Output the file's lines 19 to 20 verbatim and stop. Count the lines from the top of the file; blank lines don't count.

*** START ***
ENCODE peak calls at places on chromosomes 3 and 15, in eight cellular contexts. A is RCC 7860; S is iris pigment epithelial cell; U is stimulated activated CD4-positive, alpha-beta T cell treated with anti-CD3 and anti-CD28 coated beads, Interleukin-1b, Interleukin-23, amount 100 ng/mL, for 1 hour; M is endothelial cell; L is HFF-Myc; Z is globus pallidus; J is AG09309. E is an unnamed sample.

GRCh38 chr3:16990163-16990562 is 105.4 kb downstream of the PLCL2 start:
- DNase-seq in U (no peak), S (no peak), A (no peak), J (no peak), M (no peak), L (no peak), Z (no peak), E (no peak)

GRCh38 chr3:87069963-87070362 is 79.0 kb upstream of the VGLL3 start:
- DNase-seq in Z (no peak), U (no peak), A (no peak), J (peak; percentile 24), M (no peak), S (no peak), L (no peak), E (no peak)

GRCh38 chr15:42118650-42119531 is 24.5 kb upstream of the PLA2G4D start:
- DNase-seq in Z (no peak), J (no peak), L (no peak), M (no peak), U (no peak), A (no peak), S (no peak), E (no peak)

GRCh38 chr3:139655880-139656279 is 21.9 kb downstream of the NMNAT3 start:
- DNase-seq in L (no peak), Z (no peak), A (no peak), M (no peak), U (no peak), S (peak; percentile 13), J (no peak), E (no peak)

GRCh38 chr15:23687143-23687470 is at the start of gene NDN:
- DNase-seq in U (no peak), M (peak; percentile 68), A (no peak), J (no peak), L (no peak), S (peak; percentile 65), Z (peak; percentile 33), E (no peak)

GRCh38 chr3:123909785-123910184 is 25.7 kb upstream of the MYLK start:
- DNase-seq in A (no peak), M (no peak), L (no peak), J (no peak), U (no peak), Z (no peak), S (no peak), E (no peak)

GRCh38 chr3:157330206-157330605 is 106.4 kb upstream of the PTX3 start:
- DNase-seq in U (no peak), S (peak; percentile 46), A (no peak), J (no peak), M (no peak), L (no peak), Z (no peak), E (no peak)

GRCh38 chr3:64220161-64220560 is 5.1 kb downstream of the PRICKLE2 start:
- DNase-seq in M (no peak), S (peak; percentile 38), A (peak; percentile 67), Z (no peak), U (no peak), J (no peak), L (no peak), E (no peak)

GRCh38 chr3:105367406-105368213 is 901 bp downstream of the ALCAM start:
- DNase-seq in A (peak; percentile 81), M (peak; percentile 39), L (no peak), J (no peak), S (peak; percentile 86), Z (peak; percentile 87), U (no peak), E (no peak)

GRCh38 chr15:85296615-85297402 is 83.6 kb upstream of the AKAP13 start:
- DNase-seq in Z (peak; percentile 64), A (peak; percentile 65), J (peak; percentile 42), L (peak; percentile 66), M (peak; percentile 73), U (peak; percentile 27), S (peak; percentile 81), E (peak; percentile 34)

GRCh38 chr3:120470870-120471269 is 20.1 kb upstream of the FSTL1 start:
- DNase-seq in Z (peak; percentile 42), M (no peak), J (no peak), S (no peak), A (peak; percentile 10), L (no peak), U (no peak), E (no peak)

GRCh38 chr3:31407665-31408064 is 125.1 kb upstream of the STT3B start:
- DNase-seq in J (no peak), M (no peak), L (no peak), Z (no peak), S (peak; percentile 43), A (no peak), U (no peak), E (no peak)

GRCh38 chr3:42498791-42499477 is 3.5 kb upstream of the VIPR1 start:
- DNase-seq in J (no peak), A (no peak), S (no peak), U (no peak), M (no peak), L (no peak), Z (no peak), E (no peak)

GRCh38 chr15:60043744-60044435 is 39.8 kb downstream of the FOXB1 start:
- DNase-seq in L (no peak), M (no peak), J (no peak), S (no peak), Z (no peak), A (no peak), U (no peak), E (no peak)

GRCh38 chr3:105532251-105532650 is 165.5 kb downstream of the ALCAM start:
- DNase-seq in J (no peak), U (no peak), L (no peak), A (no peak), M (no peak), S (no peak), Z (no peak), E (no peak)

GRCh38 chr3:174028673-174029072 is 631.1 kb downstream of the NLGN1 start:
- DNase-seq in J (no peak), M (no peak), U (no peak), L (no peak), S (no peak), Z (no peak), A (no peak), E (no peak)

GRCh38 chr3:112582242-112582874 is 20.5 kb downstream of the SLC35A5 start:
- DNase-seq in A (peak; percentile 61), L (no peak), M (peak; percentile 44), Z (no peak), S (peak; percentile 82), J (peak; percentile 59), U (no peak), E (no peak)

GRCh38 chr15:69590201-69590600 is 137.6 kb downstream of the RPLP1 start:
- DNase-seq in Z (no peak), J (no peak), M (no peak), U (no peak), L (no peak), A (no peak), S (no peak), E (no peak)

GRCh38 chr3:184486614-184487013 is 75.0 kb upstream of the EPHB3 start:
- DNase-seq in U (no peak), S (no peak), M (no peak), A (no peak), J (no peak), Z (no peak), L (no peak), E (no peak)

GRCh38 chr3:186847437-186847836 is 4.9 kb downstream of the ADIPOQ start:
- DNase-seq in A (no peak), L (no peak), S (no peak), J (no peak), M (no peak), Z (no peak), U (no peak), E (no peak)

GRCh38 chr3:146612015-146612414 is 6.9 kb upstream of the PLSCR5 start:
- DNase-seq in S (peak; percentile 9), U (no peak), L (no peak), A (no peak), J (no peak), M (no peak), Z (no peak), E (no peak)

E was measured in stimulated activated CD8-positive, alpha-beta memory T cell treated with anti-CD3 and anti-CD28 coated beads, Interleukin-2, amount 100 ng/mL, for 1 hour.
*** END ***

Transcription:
- DNase-seq in A (peak; percentile 81), M (peak; percentile 39), L (no peak), J (no peak), S (peak; percentile 86), Z (peak; percentile 87), U (no peak), E (no peak)

GRCh38 chr15:85296615-85297402 is 83.6 kb upstream of the AKAP13 start: